WTO challenges worry Vietnamese farmers

VIET NAM - Vietnam's accession to the World Trade Organization (WTO) opens opportunities for many businesses to penetrate into larger export markets and for consumers to enjoy better goods with lower prices, local farmers, however, worry that joining the trade body would not only bring them benefits, but also great challenges.
calendar icon 19 February 2007
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Nguyen Nam Thanh, 45, who owns a three-hectare orange orchard in northern Hung Yen province, fears that imported fruits will defeat his products just in the domestic market. "I think the WTO accession will affect me a lot because the market will be flooded with foreign fruits, and they will be very cheap" he said.

"Even if people like my oranges, I couldn't sell them at the same price of similar imports, because it is lower than my production cost."

Under Vietnam's WTO commitments which take effects on Jan. 11, the country opens doors to foreign products, lowers average import tariff levied on farm produces from 23.5 percent to 20.9 percent within five years, and abolishes agricultural export subsidy.

The market opening will place high pressure on such local industries as fruit and vegetable, sugar and husbandry due to their small-scaled production, and low development level, low products' quality and labor productivity, said Vietnamese Minister of Agriculture and Rural Development Cao Duc Phat.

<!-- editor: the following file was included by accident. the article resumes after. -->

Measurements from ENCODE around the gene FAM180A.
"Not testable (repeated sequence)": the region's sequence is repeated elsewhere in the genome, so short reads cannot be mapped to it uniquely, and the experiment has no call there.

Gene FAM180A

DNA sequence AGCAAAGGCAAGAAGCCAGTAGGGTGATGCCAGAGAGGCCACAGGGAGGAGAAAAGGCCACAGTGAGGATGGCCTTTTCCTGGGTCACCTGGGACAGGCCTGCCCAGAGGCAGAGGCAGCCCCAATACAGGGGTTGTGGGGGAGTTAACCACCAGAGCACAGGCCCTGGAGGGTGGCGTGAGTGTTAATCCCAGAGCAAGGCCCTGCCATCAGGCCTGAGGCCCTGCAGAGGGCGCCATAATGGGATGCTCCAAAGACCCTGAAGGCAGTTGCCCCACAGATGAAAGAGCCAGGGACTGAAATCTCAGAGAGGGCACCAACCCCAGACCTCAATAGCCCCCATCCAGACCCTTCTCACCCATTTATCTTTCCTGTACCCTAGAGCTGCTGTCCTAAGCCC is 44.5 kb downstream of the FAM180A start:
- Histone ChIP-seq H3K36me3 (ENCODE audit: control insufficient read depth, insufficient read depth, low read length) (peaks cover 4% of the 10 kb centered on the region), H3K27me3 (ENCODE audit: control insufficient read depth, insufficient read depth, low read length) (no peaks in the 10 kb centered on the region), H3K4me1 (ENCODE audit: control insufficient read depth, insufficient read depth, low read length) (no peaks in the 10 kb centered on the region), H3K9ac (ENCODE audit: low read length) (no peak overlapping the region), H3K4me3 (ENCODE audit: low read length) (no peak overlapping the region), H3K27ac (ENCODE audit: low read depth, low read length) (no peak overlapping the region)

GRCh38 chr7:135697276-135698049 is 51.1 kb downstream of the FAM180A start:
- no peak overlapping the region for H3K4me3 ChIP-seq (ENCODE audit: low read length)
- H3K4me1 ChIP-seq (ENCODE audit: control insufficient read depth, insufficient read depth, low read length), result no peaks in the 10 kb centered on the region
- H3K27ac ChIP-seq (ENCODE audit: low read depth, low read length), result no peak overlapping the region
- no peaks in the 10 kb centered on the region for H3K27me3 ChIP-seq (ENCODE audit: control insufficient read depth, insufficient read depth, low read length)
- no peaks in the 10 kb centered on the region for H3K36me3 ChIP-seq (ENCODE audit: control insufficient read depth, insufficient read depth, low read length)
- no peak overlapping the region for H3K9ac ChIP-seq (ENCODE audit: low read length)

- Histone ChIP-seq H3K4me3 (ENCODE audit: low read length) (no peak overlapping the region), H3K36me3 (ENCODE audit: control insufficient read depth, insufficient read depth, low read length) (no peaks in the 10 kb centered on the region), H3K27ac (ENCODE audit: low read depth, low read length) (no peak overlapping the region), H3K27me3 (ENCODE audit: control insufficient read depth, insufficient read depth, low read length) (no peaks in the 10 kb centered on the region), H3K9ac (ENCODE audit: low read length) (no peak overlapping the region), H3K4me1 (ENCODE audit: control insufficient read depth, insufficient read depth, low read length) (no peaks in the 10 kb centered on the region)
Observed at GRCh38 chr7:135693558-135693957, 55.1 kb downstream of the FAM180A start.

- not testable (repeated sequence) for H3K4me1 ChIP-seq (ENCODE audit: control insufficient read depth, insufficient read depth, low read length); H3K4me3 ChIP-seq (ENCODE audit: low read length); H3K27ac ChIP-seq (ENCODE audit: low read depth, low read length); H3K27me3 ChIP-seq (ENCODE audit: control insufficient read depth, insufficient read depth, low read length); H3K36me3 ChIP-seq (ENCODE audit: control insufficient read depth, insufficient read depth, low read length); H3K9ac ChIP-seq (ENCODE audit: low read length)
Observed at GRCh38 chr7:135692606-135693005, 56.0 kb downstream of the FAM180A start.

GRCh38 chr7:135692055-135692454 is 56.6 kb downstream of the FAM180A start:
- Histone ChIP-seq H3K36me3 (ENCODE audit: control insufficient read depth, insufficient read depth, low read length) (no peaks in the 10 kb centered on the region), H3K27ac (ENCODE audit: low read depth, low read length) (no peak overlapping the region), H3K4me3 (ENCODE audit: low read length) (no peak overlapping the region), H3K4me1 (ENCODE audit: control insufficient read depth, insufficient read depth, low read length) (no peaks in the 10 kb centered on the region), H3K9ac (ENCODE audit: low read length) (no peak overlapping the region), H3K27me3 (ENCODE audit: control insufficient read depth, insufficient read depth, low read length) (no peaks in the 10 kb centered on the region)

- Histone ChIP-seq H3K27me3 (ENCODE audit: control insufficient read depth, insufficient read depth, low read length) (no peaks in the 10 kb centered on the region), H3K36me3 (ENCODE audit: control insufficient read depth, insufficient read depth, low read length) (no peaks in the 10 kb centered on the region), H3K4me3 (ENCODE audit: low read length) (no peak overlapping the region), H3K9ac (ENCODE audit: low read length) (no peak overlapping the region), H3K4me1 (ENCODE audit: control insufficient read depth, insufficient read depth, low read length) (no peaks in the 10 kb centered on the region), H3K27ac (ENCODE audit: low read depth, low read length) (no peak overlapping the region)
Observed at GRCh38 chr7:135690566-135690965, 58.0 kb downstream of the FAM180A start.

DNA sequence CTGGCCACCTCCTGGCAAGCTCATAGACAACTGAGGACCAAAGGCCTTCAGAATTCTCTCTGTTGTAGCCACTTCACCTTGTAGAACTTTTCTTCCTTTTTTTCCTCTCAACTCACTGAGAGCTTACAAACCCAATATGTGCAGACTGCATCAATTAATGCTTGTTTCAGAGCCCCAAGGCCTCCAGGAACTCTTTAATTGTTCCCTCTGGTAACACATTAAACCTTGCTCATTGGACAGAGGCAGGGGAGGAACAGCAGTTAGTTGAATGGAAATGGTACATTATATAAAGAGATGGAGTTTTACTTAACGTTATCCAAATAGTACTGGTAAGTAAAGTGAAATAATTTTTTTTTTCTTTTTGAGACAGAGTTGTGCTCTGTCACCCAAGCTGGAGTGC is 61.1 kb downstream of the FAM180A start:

Vietnam's livestock will encounter fierce competition in terms of prices and quality from Europe, the United States and some Asian countries, and the country's two key export items, namely rice and coffee, will have to compete with those from Thailand and Brazil.

According to local experts, most of Vietnam's agricultural produce will be affected, while few local farmers are well- prepared for this.

"Through TV and radio, I know Vietnam has already joined the WTO. I also heard benefits and difficulties the accession offers. But I'm just a farmer, I don't know how to deal with them," said Nguyen Thi Dao, who raises a herd of more than 20 milky cows in Chuong Duong village, 20 km south of the capital of Hanoi.

In addition to opening doors to more imported agricultural commodities, Vietnam has committed to expand business rights to foreign enterprises operating in the fields of goods export, import and distribution, the minister said, noting that the infiltration of multinational companies with advantages in finance, distribution system, information and management will pose big challenges to local enterprises which are weak in competitiveness, finance, and technology.

Foreign firms will seek ways to do business in Vietnam, especially in the fields of soybean, beef, pork, chicken, and milk after the country joins the global trading club.

Source: People's Daily Online

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